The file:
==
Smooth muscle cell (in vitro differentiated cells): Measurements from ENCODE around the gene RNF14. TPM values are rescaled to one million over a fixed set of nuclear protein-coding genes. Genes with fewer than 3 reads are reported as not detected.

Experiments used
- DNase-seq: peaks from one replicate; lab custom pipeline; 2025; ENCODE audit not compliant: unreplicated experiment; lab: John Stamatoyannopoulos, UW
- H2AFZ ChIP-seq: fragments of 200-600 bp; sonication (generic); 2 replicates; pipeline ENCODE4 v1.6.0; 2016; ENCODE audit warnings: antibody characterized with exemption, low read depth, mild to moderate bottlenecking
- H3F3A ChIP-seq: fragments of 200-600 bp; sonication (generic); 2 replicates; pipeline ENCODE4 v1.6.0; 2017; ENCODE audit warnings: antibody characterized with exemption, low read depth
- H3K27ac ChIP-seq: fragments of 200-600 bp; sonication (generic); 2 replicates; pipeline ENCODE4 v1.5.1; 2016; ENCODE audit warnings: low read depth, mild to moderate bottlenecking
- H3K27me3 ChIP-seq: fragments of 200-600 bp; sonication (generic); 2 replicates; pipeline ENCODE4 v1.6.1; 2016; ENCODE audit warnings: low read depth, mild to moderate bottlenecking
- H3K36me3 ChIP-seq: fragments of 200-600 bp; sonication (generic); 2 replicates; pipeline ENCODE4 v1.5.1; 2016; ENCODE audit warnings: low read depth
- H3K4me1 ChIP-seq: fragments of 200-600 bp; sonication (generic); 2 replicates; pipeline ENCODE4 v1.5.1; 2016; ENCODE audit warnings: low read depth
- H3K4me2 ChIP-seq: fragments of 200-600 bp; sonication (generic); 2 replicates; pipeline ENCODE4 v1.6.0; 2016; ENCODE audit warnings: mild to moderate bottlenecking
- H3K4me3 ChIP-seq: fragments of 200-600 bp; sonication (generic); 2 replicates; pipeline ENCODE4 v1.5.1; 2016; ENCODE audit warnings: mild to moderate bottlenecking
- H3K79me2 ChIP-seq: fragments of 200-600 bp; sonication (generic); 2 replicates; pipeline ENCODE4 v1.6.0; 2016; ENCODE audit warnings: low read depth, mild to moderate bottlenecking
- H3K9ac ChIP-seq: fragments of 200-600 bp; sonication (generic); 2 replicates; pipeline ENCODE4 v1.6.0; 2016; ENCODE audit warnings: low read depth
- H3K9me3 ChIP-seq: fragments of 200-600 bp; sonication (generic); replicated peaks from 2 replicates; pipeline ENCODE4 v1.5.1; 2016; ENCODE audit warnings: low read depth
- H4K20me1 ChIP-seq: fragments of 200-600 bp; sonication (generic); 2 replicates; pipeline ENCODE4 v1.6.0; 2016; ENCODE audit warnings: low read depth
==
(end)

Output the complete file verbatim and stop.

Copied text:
Smooth muscle cell (in vitro differentiated cells): Measurements from ENCODE around the gene RNF14. TPM values are rescaled to one million over a fixed set of nuclear protein-coding genes. Genes with fewer than 3 reads are reported as not detected.

Experiments used
- DNase-seq: peaks from one replicate; lab custom pipeline; 2025; ENCODE audit not compliant: unreplicated experiment; lab: John Stamatoyannopoulos, UW
- H2AFZ ChIP-seq: fragments of 200-600 bp; sonication (generic); 2 replicates; pipeline ENCODE4 v1.6.0; 2016; ENCODE audit warnings: antibody characterized with exemption, low read depth, mild to moderate bottlenecking
- H3F3A ChIP-seq: fragments of 200-600 bp; sonication (generic); 2 replicates; pipeline ENCODE4 v1.6.0; 2017; ENCODE audit warnings: antibody characterized with exemption, low read depth
- H3K27ac ChIP-seq: fragments of 200-600 bp; sonication (generic); 2 replicates; pipeline ENCODE4 v1.5.1; 2016; ENCODE audit warnings: low read depth, mild to moderate bottlenecking
- H3K27me3 ChIP-seq: fragments of 200-600 bp; sonication (generic); 2 replicates; pipeline ENCODE4 v1.6.1; 2016; ENCODE audit warnings: low read depth, mild to moderate bottlenecking
- H3K36me3 ChIP-seq: fragments of 200-600 bp; sonication (generic); 2 replicates; pipeline ENCODE4 v1.5.1; 2016; ENCODE audit warnings: low read depth
- H3K4me1 ChIP-seq: fragments of 200-600 bp; sonication (generic); 2 replicates; pipeline ENCODE4 v1.5.1; 2016; ENCODE audit warnings: low read depth
- H3K4me2 ChIP-seq: fragments of 200-600 bp; sonication (generic); 2 replicates; pipeline ENCODE4 v1.6.0; 2016; ENCODE audit warnings: mild to moderate bottlenecking
- H3K4me3 ChIP-seq: fragments of 200-600 bp; sonication (generic); 2 replicates; pipeline ENCODE4 v1.5.1; 2016; ENCODE audit warnings: mild to moderate bottlenecking
- H3K79me2 ChIP-seq: fragments of 200-600 bp; sonication (generic); 2 replicates; pipeline ENCODE4 v1.6.0; 2016; ENCODE audit warnings: low read depth, mild to moderate bottlenecking
- H3K9ac ChIP-seq: fragments of 200-600 bp; sonication (generic); 2 replicates; pipeline ENCODE4 v1.6.0; 2016; ENCODE audit warnings: low read depth
- H3K9me3 ChIP-seq: fragments of 200-600 bp; sonication (generic); replicated peaks from 2 replicates; pipeline ENCODE4 v1.5.1; 2016; ENCODE audit warnings: low read depth
- H4K20me1 ChIP-seq: fragments of 200-600 bp; sonication (generic); 2 replicates; pipeline ENCODE4 v1.6.0; 2016; ENCODE audit warnings: low read depth